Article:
They say running is 90 percent mental. It’s true that your mental health is just as important as physical when it comes to marathon training. So make a conscious effort to build mental running strength by learning how to overcome bad days, break up monotony and push through when you think you can’t.
Overcome Bad Days
One of the most important things to mental training for a marathon is knowing that some runs will be more challenging than others. There will be days when you struggle through the kilometers, when your stomach is upset or when you simply feel unusually fatigued. Proper nutrition and rest will help reduce those less-than-ideal runs, but one will creep in every now and then.
It’s important not to let the bad days get you down when it comes to brain training for runners. You might run 22 kilometers one day, feeling light on your feet and efficient the whole way. Then you might run five kilometers two days later feeling heavy and sluggish. When you have an off day, do these two things. First, consider what you could’ve done better to avoid problems, better sleep, more water, etc. and then make any applicable changes for next time. Second, let it go. Overcoming mental adversity is a key component of successful training, and hanging on to the bad days will hurt your confidence.
Break Up Monotony
Running, by nature, can be monotonous, but it doesn’t have to be boring. That feeling of boredom while running can lead to decreased enjoyment and motivation. Ensure that doesn’t happen by employing some tactics to break up the tedium of a long run.
Running with a partner or group is the easiest way to ensure things don’t get boring. Casual conversation with others helps pass the time, and the accountability that comes from running in a group is a powerful motivator. If running alone, distract yourself by listening to something engaging, music and podcasts are popular choices. In addition, change up your route. Covering new terrain is a great way to keep your runs fresh.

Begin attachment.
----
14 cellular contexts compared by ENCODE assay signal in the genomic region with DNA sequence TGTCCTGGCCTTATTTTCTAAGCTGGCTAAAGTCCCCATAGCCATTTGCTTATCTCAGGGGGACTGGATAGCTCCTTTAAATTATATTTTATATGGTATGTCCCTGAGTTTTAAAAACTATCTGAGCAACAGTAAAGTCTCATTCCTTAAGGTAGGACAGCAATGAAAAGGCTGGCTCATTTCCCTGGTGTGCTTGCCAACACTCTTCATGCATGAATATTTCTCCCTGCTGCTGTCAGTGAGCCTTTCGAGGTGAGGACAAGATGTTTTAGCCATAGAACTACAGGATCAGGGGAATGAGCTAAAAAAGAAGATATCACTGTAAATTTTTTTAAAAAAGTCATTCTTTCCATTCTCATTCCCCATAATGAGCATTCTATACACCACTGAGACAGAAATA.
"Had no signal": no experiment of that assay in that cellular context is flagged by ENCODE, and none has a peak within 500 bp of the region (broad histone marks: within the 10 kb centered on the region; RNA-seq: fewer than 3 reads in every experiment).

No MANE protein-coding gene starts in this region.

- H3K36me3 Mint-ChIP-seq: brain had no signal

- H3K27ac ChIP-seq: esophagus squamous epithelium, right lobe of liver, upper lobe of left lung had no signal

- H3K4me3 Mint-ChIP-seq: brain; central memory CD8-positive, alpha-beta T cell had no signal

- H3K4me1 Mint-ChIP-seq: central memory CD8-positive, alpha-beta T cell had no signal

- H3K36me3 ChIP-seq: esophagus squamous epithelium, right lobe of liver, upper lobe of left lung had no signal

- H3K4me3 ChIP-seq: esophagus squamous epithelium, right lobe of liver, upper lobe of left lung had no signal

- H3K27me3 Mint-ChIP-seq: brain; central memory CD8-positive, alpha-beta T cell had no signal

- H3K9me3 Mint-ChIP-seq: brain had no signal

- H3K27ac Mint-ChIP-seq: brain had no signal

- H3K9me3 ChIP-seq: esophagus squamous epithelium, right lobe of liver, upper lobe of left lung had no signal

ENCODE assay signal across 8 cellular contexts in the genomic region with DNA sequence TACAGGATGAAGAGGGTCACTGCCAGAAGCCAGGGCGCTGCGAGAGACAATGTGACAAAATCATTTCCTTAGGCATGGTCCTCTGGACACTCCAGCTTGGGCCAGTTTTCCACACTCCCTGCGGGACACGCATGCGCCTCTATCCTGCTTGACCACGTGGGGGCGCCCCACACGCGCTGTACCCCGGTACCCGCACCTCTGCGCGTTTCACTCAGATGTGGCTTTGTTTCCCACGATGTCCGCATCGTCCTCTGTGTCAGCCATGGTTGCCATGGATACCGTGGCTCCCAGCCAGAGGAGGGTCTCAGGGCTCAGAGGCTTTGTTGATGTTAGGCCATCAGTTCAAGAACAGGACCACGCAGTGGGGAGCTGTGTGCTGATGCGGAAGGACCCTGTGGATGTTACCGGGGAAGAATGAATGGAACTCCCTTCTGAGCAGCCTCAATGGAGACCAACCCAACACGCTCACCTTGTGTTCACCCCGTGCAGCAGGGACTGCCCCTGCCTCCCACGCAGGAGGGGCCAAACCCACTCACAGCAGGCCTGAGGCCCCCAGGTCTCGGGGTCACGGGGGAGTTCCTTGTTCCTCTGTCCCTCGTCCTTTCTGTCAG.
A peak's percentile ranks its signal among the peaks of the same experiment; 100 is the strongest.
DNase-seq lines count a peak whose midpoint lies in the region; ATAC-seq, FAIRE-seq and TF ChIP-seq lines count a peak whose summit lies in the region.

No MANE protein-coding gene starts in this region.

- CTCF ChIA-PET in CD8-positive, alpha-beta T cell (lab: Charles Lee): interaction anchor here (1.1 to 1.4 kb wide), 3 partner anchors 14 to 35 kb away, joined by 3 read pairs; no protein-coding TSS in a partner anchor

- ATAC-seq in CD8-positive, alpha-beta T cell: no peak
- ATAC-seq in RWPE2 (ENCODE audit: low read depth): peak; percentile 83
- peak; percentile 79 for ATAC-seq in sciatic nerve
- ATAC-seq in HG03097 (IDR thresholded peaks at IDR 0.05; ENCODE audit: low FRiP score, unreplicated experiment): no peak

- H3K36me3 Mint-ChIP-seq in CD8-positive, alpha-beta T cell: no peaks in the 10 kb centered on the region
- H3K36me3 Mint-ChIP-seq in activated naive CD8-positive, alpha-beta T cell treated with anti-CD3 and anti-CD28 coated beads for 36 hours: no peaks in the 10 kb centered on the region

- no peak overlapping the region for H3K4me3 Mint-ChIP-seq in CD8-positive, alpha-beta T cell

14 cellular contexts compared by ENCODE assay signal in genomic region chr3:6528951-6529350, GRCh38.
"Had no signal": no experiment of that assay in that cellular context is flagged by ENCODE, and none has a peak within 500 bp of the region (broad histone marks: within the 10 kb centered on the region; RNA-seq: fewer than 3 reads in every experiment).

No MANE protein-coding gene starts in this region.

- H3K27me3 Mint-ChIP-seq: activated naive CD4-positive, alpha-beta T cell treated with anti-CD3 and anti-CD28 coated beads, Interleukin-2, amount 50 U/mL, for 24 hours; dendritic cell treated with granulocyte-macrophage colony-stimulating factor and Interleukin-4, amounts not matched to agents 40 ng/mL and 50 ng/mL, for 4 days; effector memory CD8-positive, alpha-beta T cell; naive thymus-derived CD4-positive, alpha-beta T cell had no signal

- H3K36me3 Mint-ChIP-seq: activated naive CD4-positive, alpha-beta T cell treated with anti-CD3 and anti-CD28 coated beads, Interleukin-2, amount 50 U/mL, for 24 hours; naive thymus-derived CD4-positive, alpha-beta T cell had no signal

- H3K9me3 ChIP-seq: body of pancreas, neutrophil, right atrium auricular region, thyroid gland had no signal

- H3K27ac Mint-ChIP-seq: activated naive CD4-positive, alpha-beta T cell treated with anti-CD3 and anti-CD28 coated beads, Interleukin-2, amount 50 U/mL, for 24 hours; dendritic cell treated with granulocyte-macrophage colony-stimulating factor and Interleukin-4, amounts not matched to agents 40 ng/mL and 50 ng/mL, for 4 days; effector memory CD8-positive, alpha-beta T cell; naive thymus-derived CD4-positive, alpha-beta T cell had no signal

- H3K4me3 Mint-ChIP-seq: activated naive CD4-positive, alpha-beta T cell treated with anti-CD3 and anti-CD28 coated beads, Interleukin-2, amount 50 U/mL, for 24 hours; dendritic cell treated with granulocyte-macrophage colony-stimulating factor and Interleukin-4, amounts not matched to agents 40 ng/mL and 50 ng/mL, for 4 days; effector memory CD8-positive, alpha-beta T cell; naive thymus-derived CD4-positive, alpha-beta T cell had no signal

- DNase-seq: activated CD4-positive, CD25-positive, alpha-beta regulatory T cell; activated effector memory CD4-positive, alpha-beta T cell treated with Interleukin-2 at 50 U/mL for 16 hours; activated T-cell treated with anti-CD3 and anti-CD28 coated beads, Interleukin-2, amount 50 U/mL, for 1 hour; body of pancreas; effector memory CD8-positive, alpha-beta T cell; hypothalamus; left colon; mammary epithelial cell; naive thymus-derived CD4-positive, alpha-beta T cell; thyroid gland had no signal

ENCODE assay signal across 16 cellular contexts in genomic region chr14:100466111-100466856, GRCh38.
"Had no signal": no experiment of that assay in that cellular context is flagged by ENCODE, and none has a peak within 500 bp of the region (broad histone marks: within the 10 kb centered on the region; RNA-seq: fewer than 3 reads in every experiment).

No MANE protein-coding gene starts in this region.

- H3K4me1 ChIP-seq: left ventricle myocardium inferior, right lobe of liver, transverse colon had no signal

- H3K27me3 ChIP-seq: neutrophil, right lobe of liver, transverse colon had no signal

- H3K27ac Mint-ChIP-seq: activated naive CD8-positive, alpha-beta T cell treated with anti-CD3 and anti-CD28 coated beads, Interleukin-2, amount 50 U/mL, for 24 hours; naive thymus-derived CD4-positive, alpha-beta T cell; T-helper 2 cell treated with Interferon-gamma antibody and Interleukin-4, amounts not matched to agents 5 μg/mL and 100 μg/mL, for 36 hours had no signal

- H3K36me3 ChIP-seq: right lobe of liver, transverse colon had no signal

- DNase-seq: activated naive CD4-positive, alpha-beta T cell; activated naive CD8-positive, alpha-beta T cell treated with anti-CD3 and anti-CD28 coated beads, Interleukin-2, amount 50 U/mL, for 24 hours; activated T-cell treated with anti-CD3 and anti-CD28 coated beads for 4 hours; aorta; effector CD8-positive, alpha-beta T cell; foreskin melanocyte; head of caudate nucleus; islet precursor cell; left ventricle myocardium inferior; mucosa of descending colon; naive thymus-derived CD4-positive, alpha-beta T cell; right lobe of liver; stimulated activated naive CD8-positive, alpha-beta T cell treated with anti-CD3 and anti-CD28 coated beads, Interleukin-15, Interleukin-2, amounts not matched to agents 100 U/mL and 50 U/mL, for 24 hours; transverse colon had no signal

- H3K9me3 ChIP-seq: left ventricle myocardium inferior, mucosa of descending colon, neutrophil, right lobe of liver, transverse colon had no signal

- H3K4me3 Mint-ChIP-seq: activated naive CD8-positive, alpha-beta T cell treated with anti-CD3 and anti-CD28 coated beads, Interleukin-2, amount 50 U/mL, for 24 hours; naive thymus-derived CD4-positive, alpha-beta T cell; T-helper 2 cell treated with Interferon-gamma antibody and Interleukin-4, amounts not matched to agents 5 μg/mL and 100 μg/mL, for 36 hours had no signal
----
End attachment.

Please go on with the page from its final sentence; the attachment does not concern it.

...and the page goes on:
Break Through Mental Barriers
If you are having a tough day on the running path, you may have thoughts of stopping. Certainly, if you are injured or experiencing acute pain, cut the run short. However, if you are simply struggling with fatigue or challenging weather, use these mental strategies to push through.
Remember that slowing down is always an option. Instead of letting a decreased pace hurt your confidence, take pride in the fact that you kept going, even when things got tough.
When doing a long run, mentally break it into parts. For instance, instead of focusing on completing a 16-kilometer run, think of it as two eight-kilometer runs. Once you hit the halfway point, it’s all downhill from there, figuratively, of course. Every step of those second five kilometers brings you closer to your finish line.
Finally, this may sound simple, but be positive. Instead of focusing on what might go wrong or the perceived disadvantages you face, think about the things you feel confident about, your dedication to the training plan or your good hydration habits, for example. With these mental running tips, you can push through any doubt and fear to eventually cross that finish line!
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